JULY 3, 2018 – As we celebrate Independence Day, it reminds me that none of us do life alone. We live in communities and we work in community. Every day, each one of us collaborates with others in some way. The definition of Collaboration is the action of working with someone to produce or create something.
Collaboration is at the heart of everything FRCA does. From the work with families; as family development workers partner with individuals to set and meet goals; to technical assistance and training with our centers to raise the quality of work accomplished in communities; to helping to facilitate conversations with diverse stakeholders around the state in addressing solutions for our communities; we are constantly working on collaboration. We also work with policymakers to help inform policies and raise awareness for funding these important initiatives in our state. And we are continually working with our partners in the philanthropic community and donors to make sure this important work is sustainable. FRCA is focused on collaborating to make a difference in all that we do. And collaboration over time leads to Collective Impact.
Collective Impact is another buzzword in our work that references a simple concept that is very difficult to execute. Collective Impact is a framework to tackle deeply entrenched and complex social problems. It is an innovative and structured approach to making collaboration work across government, business, philanthropy, non-profit organizations and citizens to achieve significant and lasting social change. (www.collaborationforimpact.com/collective-impact)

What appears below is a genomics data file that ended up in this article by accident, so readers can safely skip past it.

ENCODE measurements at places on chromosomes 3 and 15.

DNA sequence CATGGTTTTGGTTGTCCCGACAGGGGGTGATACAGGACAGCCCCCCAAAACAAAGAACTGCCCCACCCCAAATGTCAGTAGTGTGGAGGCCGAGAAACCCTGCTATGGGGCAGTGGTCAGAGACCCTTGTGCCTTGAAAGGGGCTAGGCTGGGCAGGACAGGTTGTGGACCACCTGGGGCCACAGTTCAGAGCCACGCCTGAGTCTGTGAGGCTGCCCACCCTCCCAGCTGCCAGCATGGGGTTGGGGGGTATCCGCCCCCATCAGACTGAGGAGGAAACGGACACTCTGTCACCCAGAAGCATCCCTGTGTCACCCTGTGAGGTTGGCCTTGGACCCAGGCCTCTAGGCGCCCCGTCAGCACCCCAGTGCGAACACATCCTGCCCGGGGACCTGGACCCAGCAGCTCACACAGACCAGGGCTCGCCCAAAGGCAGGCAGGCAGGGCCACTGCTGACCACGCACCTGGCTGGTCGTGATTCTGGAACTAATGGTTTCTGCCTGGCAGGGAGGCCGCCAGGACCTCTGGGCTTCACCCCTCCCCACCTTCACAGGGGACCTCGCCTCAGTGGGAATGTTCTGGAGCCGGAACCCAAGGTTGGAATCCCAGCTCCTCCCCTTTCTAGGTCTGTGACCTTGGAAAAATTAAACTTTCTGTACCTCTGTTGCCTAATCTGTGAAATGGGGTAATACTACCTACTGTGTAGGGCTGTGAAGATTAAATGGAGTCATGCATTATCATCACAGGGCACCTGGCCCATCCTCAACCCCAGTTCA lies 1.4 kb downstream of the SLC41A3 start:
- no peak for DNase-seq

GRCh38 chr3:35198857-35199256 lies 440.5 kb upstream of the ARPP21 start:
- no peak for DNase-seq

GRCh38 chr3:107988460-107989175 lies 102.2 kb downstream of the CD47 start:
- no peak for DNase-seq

Right now we have begun a partnership with Harvard’s Center on the Developing Child, Frontiers of Innovation (FOI) to test, refine and test again our tools, practices, and resources to improve family support. Currently, we are in the second phase of work. The aim of this second pilot is twofold: first, to learn more about the way in which families at three different family resource centers do or do not enter in the Family Development Pathway, and; secondly, to garner some evidence about the efficacy of Motivational Interviewing training for those staff engaging with families. Specifically, the FDP refers to a cluster of services including use of a common screening tool, motivational interviewing-based coordinated case management, and administration of the Colorado Family Support Assessment 2.0. FRCA believes that through use of these strategies, caregivers involved in the Family Development Pathway will experience increased readiness to change, and increased self-confidence, altogether leading to positive movement within goal setting domains and improved self-reliance.
At the end of the day, when families find their strength, confidence and work towards positive movement, lives are changed for generations to come.
And there you have it. Our vision, our ultimate goal, is to be a catalyst for lasting change in the lives of families. We believe that if we can create solutions that lay the foundation for healthy and self-reliant children and families, we can affect a long-term difference in our communities and our state. And as always, we will tackle each challenge that comes our way, collaborating with our members, stakeholders, funders, and communities.